Monday, September 19, 2005

Iran's President does what U.S. diplomacy could not

In a great victory for diplomacy and after after two years of six-nation talks, North korea has finally agreed to stop building nuclear weapons and allow international inspections in exchange for energy aid, economic cooperation and security assurances AP reports.

In the mean time, thanks to Iranian president and his foreign policy team (if there is any), a new international crisis seems to be in the offing as one begins to subside. Here are some excerpts from a great analysis in today's Washington Post, regarding Ahmadinejad's aggressive speech on saturday and the consequences that can result from it for Iran in the days ahead:

NEW YORK, Sept. 18 -- Five weeks ago, Iran's new president bought his country some time. Facing mounting criticism after walking away from negotiations with Europe and restarting part of Iran's nuclear program, Mahmoud Ahmadinejad asked the world to withhold diplomatic pressure while he put together new proposals.

On Saturday, dozens of international diplomats, including the foreign ministers of Britain, France and Germany, gathered at the United Nations to hear how Ahmadinejad planned to stave off a crisis.

Instead his speech, followed by a confused hour-long news conference, was able to do what weeks of high-level U.S. diplomacy had not: convince skeptical allies that Iran may, in fact, use its nuclear energy program to build atomic bombs.

Ahmadinejad appeared to threaten as much when he warned from the General Assembly podium that in the face of U.S. provocation, "we will reconsider our entire approach to the nuclear issue."

Senior European diplomats said immediately afterward that the speech had been "unhelpful." In fact, the opposite may be true.

"The effect of that speech will likely be a toughening of the international response to Iran because it was seen by so many countries as overly harsh, negative and uncompromising," Undersecretary of State R. Nicholas Burns said in an interview Sunday. "The strategic aim of a great many countries is to see Iran suspend its nuclear program and return to peaceful negotiations with the Europeans."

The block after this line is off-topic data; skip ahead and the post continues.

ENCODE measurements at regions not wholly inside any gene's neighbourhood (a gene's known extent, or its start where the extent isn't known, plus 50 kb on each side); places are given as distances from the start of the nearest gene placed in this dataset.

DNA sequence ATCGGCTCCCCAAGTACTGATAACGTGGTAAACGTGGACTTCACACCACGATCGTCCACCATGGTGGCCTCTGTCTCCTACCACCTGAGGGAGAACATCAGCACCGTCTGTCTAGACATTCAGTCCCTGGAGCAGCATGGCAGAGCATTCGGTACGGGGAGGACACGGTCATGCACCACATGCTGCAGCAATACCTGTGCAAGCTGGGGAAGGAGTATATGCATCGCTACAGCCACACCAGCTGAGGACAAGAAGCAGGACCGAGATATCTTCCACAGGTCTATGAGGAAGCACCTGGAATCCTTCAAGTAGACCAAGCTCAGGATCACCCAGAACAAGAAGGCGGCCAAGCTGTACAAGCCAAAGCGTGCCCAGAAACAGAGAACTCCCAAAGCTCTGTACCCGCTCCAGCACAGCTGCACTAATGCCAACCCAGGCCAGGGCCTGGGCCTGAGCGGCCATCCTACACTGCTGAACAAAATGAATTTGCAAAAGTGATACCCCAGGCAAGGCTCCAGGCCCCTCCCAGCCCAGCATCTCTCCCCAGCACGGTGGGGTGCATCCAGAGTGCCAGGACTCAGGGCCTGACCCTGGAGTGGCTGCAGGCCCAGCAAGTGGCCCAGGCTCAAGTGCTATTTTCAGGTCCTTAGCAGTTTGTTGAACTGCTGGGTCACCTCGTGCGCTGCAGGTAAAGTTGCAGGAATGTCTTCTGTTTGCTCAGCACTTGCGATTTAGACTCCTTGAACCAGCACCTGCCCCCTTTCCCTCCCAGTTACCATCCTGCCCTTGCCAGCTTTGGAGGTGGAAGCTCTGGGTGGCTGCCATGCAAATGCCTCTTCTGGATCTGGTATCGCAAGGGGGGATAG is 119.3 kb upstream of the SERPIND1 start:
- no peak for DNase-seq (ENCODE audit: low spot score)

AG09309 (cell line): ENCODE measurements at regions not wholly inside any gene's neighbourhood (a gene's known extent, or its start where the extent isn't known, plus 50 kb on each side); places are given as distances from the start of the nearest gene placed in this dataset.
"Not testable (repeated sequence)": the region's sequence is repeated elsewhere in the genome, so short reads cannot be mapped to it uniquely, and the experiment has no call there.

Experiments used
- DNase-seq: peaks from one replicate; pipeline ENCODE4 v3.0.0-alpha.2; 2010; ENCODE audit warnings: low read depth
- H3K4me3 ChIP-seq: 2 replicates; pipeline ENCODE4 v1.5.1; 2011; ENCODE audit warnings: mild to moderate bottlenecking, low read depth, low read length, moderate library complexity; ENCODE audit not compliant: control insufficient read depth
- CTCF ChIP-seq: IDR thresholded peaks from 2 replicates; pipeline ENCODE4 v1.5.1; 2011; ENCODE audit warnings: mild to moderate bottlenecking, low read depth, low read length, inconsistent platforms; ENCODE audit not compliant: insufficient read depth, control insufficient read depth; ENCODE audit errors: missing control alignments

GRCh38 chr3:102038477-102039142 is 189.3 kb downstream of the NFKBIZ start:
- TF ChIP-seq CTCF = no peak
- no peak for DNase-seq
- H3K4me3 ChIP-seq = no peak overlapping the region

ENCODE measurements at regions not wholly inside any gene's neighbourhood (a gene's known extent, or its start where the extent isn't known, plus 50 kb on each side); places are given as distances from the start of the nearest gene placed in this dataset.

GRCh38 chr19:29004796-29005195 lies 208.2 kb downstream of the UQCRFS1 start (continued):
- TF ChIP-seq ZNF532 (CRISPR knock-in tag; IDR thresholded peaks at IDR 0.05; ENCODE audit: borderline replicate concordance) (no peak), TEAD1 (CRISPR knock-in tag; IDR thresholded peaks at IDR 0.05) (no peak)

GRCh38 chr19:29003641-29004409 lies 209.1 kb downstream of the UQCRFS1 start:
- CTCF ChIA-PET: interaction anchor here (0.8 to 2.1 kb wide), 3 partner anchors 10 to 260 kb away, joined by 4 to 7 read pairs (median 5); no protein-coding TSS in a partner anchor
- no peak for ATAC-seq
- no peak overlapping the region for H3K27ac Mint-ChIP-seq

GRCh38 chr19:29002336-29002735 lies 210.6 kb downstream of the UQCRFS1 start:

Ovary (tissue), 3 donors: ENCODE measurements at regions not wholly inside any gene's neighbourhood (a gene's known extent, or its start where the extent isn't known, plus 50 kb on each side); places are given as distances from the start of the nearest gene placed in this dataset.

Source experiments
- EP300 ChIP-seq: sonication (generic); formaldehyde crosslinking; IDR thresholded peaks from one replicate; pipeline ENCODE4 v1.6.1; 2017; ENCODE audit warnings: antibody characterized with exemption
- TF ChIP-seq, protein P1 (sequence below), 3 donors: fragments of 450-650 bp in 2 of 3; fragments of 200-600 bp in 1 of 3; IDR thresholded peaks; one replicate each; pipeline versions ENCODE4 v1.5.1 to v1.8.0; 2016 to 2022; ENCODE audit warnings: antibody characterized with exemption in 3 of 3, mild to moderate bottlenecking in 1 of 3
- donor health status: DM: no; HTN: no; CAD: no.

A European diplomat, who could discuss strategy only on the condition of anonymity, echoed Burns's remarks."There's no question this will make our case stronger and our task easier," when board members of the International Atomic Energy Agency meet Monday in Vienna to discuss Iran's case.

During his 25 minutes Saturday, Ahmadinejad delivered what began as a sermon praising the prophets of Islam, Christianity and Judaism and then descended into anti-American vitriol, conspiracy theories and threats.

He expressed doubt that the deadly attacks against the United States on Sept. 11, 2001, were really carried out by terrorists. He said Americans had brought the devastation of Hurricane Katrina upon themselves and that the U.S. military was purposely poisoning its own troops in Iraq.

...Burns met with British, German and French officials on Sunday in New York to discuss ways to bring around enough members of the IAEA board to report Iran to the U.N. Security Council, which has the authority to impose sanctions.

The United States has long advocated such a strategy but still does not have the support of India, Russia or China, or a "next steps" policy if the matter does end up in the Security Council.
Diplomats who spoke on the condition of anonymity said the most likely outcome of the week-long meeting in Vienna would be a deadline resolution giving Iran several weeks to reverse course and demonstrate transparency with U.N. nuclear inspectors, or face the consequences of Security Council action...